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August 2017    Download the Entire Issue (PDF) Vol. 32, No. 8   RSS Feed for Undercurrent Issues
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Is It One Up, All Up?

it could be a matter of life and death

from the August, 2017 issue of Undercurrent   Subscribe Now

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Tammy R. Schmitz, an experienced diver, was diving in Cozumel on February 19th when she wanted to abort the dive. A divemaster with her group escorted her without incident to the depth of a safety stop before rejoining the group, but later she was found dead on the bottom. We'll never know what happened or why, because nobody was with her when she died. (Undercurrent April)

It's common practice, when people learn to dive, for one instructor to take charge of six trainees, aided by a divemaster. In many parts of the world, a single dive guide or divemaster often escorts groups of six or more certified divers.

Often, solo divers are paired in an impromptu way with someone they have not met before, do not know, and have no real allegiance to. What is the responsibility toward that person, the buddy-of-convenience? What if a diver needs or wants to curtail a dive early? A blown tank O-ring or an inability to clear ears might happen, most likely at the beginning of a dive, but what if, later in the dive, your buddy feels unwell or simply runs low on air long before everyone else in the group?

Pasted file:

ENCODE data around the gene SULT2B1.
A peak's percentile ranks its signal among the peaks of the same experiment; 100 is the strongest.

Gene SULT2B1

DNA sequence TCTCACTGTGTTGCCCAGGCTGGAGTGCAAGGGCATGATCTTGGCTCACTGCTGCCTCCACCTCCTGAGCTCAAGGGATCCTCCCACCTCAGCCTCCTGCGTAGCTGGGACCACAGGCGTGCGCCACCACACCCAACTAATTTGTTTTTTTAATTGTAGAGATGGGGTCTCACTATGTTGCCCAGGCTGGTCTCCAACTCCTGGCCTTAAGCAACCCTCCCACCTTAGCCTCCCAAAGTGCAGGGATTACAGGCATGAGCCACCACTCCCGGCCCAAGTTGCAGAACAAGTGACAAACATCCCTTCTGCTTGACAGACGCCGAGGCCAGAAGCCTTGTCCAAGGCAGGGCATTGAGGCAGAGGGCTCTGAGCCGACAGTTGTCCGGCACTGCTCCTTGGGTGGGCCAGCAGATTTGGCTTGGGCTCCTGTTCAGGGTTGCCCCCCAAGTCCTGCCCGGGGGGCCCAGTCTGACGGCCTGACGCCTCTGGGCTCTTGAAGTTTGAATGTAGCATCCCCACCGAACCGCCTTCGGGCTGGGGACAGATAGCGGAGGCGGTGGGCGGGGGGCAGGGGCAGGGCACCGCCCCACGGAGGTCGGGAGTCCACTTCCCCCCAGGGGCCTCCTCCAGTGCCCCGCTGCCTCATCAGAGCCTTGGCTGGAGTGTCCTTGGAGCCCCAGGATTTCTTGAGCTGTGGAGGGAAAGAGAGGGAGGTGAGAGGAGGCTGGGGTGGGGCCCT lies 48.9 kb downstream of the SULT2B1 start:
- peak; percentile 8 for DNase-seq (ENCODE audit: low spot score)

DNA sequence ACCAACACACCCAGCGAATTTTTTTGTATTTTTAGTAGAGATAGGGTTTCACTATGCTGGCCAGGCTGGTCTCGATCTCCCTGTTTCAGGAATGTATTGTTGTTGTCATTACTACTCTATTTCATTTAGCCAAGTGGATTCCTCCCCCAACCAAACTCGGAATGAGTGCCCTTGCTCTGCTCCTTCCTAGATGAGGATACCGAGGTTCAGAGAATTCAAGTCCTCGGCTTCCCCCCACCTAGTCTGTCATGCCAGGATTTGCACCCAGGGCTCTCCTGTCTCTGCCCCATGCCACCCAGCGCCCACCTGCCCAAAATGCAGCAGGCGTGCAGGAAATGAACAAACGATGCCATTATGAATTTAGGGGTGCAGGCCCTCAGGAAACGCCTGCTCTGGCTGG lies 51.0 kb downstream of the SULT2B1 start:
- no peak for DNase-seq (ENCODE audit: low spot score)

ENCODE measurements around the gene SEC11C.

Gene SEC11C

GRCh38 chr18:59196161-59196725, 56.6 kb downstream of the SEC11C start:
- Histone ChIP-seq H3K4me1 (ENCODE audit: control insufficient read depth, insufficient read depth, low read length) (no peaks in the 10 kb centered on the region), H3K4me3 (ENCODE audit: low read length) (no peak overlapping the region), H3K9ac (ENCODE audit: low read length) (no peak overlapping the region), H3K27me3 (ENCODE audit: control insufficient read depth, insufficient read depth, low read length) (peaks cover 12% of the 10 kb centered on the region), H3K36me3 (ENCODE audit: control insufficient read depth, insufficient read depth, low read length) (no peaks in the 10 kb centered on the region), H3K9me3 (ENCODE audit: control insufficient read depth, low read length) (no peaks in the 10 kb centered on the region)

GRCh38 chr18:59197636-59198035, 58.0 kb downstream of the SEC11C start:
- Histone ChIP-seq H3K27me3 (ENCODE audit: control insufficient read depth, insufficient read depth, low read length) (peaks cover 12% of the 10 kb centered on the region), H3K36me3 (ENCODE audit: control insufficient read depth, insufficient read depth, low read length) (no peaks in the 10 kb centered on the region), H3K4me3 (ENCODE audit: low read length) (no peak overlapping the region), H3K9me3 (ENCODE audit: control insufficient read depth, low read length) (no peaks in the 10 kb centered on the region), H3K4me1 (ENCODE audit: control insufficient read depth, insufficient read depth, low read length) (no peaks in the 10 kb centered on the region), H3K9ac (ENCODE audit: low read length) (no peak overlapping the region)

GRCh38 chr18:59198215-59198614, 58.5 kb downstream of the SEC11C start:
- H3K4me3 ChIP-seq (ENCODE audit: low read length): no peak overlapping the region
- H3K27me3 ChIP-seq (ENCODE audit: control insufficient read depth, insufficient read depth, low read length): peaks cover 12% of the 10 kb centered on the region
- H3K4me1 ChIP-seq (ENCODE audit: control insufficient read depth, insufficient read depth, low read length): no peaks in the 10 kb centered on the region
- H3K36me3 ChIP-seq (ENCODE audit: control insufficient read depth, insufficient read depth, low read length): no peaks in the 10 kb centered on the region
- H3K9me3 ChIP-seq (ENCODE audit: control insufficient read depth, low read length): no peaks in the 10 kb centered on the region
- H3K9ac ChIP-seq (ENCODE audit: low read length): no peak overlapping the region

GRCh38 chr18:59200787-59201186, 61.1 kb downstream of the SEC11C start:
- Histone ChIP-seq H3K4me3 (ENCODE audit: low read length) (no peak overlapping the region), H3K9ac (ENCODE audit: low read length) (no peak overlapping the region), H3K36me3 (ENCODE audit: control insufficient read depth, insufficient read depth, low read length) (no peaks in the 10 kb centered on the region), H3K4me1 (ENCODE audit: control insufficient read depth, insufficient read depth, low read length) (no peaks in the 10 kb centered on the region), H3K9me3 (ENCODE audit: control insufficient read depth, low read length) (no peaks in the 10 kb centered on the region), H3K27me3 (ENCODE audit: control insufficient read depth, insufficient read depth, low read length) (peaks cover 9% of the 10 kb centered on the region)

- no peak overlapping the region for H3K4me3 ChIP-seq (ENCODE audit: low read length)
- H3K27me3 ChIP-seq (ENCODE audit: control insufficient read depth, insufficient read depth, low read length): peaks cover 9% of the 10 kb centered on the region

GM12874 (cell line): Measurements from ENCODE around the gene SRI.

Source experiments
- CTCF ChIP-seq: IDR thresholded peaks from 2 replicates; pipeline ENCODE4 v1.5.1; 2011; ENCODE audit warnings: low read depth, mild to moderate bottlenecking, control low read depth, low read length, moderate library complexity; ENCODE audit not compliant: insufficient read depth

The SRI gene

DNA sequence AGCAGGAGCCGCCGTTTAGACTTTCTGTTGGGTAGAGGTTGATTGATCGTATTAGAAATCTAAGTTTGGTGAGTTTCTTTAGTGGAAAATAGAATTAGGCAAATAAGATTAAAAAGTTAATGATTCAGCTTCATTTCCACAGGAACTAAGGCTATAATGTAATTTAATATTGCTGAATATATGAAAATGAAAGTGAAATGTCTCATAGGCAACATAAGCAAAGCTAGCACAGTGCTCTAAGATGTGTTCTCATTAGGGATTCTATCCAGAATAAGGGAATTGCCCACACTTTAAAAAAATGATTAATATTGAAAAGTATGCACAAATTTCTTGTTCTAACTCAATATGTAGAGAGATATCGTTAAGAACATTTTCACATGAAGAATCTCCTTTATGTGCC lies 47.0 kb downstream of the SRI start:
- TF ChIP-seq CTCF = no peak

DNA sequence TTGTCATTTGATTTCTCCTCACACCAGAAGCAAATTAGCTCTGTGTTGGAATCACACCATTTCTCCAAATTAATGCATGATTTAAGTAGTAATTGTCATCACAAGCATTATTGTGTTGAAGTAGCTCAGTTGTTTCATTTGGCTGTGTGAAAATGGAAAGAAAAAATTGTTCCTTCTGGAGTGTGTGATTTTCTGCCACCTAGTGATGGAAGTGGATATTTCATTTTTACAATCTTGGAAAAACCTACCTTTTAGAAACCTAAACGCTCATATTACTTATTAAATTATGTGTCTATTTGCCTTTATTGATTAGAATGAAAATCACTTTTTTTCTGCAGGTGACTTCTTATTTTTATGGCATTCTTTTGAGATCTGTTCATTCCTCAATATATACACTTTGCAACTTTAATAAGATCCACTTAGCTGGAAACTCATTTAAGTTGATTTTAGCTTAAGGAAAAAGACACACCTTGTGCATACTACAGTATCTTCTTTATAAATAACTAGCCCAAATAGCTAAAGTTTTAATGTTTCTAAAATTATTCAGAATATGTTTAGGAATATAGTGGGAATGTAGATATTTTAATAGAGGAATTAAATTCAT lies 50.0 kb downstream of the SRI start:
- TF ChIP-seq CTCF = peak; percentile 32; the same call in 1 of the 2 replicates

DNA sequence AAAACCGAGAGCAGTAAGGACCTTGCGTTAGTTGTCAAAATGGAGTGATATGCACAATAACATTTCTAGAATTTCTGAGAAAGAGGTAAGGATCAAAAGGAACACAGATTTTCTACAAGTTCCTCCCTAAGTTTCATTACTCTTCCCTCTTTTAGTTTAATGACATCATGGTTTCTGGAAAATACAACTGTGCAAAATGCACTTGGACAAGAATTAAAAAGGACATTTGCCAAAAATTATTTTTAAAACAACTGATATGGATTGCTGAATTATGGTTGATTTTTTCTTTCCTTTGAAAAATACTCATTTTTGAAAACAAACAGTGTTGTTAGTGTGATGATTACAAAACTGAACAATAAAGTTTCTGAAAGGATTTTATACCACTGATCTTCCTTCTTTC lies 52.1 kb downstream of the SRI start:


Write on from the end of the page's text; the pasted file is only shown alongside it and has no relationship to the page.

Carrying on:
When your 'Buddy-of-Convenience' Calls the Dive

Dives cost a lot of money, and our dive trips are usually fewer than we'd like. If you are paired with someone who wants to curtail the dive early, what do you do?

Whether you like it or not, if your buddy-of-convenience wants to abort a dive, you should do the same and stay together. Waving him goodbye as he heads toward the surface and then carrying on the dive yourself or rejoining the rest of the group, may not be good enough. But it happens more often than not, as many Undercurrent readers have told us when we asked for opinions....

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